Paella of Sorts

Guyrope Gourmet paellaserves: 4

Spain holds some magical force over me. The language, the food, the wines, the Moorish history and the civil war (ok so I’m a bloke!). It all adds up to my favourite country. I have fond memories of a week long camping trip on a beach just outside of San Fernando near Cadiz. Antonia’s mum was great, she showed me the basics of a good Paella – you use what you have!

Paella is often about the pan you cook it in!

Ingredients

2 chicken breasts (free range is always best, but if the Spa don’t got it!)
1 large red onion
1 red pepper (or green, or yellow – es egual!)
3 cloves of garlic finely chopped
1/4 dried chilli finely chopped
Olive oil
Large knob of butter
8oz Bomba or Calasparra paella rice
500 ml of vegetable stock
Fresh milled pepper and salt for seasoning
Half a glass of manzanilla sherry or very dry white wine
1 tsp paprika (smoked if you got it but don’t worry)
3 or 4 large flat mushrooms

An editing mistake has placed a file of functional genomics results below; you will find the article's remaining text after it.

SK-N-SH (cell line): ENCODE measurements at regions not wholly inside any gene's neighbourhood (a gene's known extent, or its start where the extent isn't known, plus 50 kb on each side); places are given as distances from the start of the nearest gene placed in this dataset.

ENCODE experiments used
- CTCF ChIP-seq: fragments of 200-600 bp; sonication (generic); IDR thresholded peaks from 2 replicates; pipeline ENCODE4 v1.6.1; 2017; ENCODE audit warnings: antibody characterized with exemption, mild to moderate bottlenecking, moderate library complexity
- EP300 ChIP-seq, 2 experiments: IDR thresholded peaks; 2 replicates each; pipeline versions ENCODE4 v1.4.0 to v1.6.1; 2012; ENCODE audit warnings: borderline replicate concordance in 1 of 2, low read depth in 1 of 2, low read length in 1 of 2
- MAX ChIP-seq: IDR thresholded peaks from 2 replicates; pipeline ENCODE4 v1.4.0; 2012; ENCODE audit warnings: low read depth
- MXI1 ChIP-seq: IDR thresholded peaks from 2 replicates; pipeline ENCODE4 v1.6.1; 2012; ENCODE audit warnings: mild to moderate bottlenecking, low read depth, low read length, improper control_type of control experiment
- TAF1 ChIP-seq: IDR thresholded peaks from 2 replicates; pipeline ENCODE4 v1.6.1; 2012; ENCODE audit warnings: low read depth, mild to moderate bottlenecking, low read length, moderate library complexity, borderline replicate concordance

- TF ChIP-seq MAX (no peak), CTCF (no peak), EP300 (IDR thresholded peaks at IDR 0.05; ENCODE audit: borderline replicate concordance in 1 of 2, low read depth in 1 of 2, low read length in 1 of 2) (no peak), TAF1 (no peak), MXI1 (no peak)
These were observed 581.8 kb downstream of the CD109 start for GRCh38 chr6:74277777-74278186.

salt & fresh ground black pepper

Method

Boil a kettle of water for the vegetable stock. Finely chop the onion and simmer gently for four or five minutes in a glug of olive oil in a high-sided frying pan. Halve, de-seed and slice the pepper. When the onion begins to soften and colour, throw in the chopped garlic, chilli and sliced pepper. Simmer for a further three or four minutes, taking care not to burn the garlic. While that is simmering chop the mushrooms to 2 cm chunks. Melt the knob of butter in the pan and throw in the mushrooms, simmering for a further 5 minutes – the mushrooms will start to wilt in the pan an give off some of their lovely dark brown colour. Cut the chicken into 2 cm chunks and add to the pan, making sure the chicken seals on all sides. Then add the teaspoon of smoked paprika and a good grind of black pepper, together with a pinch of salt.

Add the rice to the pan and stir well ensuring the rice is well coated. Add the half glass of wine/manzanilla and stir. Pour in the vegetable stock and bring to the boil. Turn to a gentle simmer for twenty minutes or so, or until the rice has absorbed all of the stock.